Not rated, but at this point, do I really need to point out what happens in a Zatoichi movie? There's just a ton of death, but most of it is bloodless. In this specific entry, Zatoichi gets beaten up and bloodied, but it is actually kind of mild considering. Also, there's a prostitute who gets really really drunk at one point. But if that's all I have to say about a movie needing an informal MPAA rating, it's mostly fine. Not rated.
DIRECTOR: Tokuzo Tanaka
People who produce a lot of content need to go into each entry with the concept that "this entry may be someone's first entry". While the whole purpose of this blog is to express my love of film and to view film critically, it is really hard to write about each and every Zatoichi film like I did that first entry (which I technically haven't written about because I started watching these movies more than four years ago). There are a lot of movies in that box set and a lot of them get a little repetitive. But I'm going to try my best and discuss Zatoichi's Vengeance (which sounds remarkably similar to Zatoichi's Revenge) with a cool head (and a keen eye).
This movie has nothing to do with vengeance. There. I said it. I was in this sweet spot in the Zatoichi movies where the title of the movie actually kind of reflected the story that took place. These were titles like Zatoichi and the Chess Expert and Zatoichi and the Doomed Man. They were about the titular character meeting a chess expert and the titular character meeting a doomed man, respectively. How great is that? But I don't know why they would go back to generic naming. Marvel kind of did this for a while. They realized during their Ultimate line that generic covers of the hero in cool poses tended to sell more comics than covers that gave an indication of the content within. Maybe the Zatoichi movies kind of did the same thing. All I know is that Zatoichi gets zero vengeance in this one. If anything, he's trying to minimize the amount of damage he is doing. If anything, it's anti-vengeance. It's un-vengeance. Just don't call the movie Zatoichi's Vengeance.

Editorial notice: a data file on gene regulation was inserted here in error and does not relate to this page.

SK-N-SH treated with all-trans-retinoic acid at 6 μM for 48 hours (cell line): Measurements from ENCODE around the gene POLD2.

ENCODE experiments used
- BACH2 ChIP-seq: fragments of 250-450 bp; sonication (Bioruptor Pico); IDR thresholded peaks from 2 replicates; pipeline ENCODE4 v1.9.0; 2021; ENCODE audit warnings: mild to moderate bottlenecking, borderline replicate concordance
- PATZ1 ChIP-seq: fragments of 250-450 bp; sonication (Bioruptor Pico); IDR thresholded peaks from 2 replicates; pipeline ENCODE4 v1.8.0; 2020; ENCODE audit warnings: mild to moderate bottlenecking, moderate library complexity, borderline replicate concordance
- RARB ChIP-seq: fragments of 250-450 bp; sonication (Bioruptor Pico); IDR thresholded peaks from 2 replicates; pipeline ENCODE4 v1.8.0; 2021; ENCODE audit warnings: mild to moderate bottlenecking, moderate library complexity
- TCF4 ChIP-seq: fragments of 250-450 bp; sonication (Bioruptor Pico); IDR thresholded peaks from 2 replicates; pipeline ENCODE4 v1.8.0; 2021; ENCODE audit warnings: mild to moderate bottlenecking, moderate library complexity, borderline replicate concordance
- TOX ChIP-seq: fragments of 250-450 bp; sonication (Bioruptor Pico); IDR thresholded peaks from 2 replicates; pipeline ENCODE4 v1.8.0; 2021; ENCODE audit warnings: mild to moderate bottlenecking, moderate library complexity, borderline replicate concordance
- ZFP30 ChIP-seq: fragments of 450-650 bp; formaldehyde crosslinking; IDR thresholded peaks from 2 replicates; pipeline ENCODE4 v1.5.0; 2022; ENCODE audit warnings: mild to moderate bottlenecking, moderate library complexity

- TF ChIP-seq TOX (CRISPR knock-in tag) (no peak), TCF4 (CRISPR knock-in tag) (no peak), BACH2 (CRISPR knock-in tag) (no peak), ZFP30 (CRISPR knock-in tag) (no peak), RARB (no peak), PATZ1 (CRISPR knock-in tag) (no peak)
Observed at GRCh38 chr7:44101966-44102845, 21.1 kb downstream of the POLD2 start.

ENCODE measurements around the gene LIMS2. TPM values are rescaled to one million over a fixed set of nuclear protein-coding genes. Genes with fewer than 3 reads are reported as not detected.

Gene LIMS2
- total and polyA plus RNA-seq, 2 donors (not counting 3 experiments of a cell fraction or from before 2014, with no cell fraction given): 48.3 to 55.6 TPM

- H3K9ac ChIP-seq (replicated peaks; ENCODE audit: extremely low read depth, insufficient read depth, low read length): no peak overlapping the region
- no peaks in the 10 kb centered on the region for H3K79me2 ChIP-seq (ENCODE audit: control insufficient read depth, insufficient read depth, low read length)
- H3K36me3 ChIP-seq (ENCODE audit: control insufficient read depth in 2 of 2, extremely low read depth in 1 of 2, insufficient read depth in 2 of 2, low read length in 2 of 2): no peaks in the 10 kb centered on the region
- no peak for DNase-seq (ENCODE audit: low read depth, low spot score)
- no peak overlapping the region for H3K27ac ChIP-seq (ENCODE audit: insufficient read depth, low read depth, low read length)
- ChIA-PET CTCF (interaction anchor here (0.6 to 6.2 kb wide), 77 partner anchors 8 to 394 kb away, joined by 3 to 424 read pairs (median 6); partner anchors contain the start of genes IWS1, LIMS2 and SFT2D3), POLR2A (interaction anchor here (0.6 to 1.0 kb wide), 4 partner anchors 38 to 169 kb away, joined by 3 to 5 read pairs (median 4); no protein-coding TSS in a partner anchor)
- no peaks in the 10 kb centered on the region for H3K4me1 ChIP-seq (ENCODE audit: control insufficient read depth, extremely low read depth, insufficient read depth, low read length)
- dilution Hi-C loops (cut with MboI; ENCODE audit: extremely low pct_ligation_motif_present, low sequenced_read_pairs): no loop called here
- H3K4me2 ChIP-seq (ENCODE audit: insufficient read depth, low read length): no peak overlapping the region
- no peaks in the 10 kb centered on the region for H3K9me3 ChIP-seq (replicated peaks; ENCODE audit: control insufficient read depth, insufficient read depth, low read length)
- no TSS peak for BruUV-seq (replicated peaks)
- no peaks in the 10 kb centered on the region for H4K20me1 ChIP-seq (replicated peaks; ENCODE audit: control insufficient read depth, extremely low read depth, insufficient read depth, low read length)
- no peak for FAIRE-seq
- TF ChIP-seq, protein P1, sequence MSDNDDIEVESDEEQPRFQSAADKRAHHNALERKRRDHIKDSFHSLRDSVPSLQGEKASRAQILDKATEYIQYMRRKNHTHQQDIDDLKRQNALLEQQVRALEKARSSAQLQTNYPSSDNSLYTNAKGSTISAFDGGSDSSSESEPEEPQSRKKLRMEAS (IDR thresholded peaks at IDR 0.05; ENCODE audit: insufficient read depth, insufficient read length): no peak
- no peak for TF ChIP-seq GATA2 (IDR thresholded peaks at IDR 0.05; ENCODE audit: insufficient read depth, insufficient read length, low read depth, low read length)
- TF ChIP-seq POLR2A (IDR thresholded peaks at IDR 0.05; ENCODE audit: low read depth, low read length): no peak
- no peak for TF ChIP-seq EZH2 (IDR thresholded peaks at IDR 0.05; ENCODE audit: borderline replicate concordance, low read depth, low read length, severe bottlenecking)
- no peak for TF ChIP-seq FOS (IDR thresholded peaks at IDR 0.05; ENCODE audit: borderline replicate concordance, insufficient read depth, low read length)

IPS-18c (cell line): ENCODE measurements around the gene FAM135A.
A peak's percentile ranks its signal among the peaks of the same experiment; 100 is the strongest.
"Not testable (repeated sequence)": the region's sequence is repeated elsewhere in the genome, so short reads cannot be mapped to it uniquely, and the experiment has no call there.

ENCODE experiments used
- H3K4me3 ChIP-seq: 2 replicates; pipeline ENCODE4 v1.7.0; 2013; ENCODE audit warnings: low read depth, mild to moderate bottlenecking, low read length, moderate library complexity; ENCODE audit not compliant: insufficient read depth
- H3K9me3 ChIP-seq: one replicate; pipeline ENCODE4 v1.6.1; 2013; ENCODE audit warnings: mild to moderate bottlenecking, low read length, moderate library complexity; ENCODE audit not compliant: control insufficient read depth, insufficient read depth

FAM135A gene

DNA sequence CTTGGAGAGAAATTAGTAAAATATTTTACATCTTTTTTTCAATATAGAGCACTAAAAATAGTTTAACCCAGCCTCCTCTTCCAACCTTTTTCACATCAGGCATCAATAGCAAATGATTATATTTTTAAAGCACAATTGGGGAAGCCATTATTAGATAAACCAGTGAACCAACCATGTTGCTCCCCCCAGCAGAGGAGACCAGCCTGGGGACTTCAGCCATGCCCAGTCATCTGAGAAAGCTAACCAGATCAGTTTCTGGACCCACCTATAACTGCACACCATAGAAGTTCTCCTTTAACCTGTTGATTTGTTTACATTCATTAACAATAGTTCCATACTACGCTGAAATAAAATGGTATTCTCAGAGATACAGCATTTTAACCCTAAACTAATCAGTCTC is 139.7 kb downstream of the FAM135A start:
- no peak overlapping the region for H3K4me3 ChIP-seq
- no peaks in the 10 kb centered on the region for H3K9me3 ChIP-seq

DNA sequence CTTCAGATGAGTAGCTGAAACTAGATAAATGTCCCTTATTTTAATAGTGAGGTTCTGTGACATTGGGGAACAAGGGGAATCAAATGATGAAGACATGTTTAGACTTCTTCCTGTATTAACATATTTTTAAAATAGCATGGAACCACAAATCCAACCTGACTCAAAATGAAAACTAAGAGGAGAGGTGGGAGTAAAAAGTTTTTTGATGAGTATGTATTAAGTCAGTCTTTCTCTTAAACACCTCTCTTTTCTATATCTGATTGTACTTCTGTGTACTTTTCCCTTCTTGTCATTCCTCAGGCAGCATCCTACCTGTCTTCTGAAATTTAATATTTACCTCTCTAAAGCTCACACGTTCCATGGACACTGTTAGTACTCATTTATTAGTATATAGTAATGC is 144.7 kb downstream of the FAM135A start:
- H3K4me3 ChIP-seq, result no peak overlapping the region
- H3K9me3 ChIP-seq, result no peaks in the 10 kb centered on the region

One of the things I keep talking about with the Zatoichi movies is the concept that the filmmakers are really afraid to shake up the formula. They keep introducing ideas that should be absolutely amazing, but keep backing down before that idea comes into play. In this one, Zatoichi meets a guy who out-Zatoichis him. Like many stories, Zatoichi revolves around a hero who lacks a fundamental sense, making differently abled. Like many movies, Zatoichi gains such strength in his other senses that he almost becomes superheroic, you know, like Daredevil. He's an amazing swordsman who has a sixth sense about traps and cheats. In this case, Zatoichi meets another blind man. This blind man doesn't have sword superpowers like Zatoichi. But he somehow can see even more than Zatoichi can. While Zatoichi's hearing acts kind of like Matt Murdock's radar sense, this blind man can see into the soul of people and know things that cannot be known. Again, both of these blind men don't TECHNICALLY have powers, but we get that they are more in tune with the universe, or however you want to explain how they can do these amazing acts.